But for now, then, let us hear how Merton resonates with both Francis and Bartholomew.

First, Francis, who said the following in his February 9th morning homily at Santa Marta, as reported by L'Osservatore Romano via the Vatican:

“God works. He continues to work and we can ask ourselves how we should respond to this creation of God, which was born from love because He works through love”. Thus, “to the ‘first creation’ we must respond with the responsibility the Lord gives us: ‘The earth is yours, foster it; make it grow!’”. For this reason, “we too have the responsibility to make the earth flourish, to make creation flourish, to safeguard it and make it flourish according to its laws: we are lords of creation, not masters”. And we mustn’t “take control of creation, but foster it, faithful to its laws”. Indeed, “this is the first response to God’s work: work to safeguard creation, to make it fruitful”.

From this perspective, the Pope continued, “when we hear people hold meetings to consider how to safeguard creation, we could say: ‘No, they are green!’”. Instead, he suggested: “they aren’t green: this is Christian!”. And this “is our response to God’s ‘first creation’, it is our responsibility!”. In fact, “a Christian who doesn’t safeguard creation, who doesn’t make it flourish, is a Christian who isn’t concerned with God’s work, that work born of God’s love for us”. And “this is the first response to the first creation: safeguard creation, make it flourish”.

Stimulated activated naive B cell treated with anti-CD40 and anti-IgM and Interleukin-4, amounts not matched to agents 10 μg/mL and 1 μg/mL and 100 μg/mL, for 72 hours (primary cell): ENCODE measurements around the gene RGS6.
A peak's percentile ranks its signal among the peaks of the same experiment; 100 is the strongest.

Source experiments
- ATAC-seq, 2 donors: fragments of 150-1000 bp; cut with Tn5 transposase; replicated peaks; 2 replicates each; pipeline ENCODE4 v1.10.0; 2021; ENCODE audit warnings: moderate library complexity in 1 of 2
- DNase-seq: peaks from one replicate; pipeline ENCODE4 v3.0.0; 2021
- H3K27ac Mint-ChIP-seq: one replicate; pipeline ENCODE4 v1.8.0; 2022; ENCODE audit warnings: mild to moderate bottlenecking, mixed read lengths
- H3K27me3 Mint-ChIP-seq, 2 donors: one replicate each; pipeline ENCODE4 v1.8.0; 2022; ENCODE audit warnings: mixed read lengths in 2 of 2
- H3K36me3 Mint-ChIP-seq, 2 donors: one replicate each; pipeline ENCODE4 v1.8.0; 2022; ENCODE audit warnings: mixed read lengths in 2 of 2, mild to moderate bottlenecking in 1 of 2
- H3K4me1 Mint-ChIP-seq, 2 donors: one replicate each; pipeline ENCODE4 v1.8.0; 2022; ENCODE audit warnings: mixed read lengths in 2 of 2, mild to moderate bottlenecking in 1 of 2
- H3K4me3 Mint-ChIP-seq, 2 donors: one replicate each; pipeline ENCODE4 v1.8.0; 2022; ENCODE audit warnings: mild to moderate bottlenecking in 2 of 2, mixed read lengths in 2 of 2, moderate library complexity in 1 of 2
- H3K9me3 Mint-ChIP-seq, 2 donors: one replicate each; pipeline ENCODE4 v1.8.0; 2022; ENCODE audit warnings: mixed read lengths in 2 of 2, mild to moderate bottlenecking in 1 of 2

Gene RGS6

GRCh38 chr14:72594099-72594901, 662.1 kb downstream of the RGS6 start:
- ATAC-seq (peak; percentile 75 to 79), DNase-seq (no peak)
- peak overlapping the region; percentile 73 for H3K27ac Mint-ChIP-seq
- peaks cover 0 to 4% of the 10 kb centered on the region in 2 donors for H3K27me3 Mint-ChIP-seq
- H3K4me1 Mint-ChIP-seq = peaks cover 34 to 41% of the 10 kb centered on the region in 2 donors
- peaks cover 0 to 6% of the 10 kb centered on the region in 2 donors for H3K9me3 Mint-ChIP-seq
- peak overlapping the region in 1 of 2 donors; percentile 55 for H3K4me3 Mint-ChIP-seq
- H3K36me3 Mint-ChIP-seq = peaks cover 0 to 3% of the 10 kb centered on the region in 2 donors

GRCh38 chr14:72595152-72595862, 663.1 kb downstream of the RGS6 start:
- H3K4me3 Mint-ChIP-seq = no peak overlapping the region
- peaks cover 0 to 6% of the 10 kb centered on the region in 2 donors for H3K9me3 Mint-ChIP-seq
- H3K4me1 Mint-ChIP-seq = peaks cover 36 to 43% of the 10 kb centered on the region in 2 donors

Therefore, our response to all three [Persons of the Tritinty] is “to safeguard creation and make it flourish, to let ourselves reconcile with Jesus, with God in Jesus, in Christ, each day, and do not grieve the Holy Spirit, do not push him away: he is the guest in our heart, the One who accompanies us, who makes us grow”.

And from Bartholomew, who included a significant section on ecology in his February 9th acceptance speech for an honorary doctorate in Sociology from the Izmir University of Economics:

We believe that the roots of the environmental crisis are not primarily economic or political, nor technological, but profoundly and essentially religious, spiritual and moral. This is because it is a crisis about and within the human heart. The ecological crisis reflects an anthropological impasse, the spiritual crisis of contemporary man and contradictions of his rationalism, the titanism of his self-deification, the arrogance of his science and technology, the greed of his possessiveness (“the priority of having”), his individual and social eudaemonism.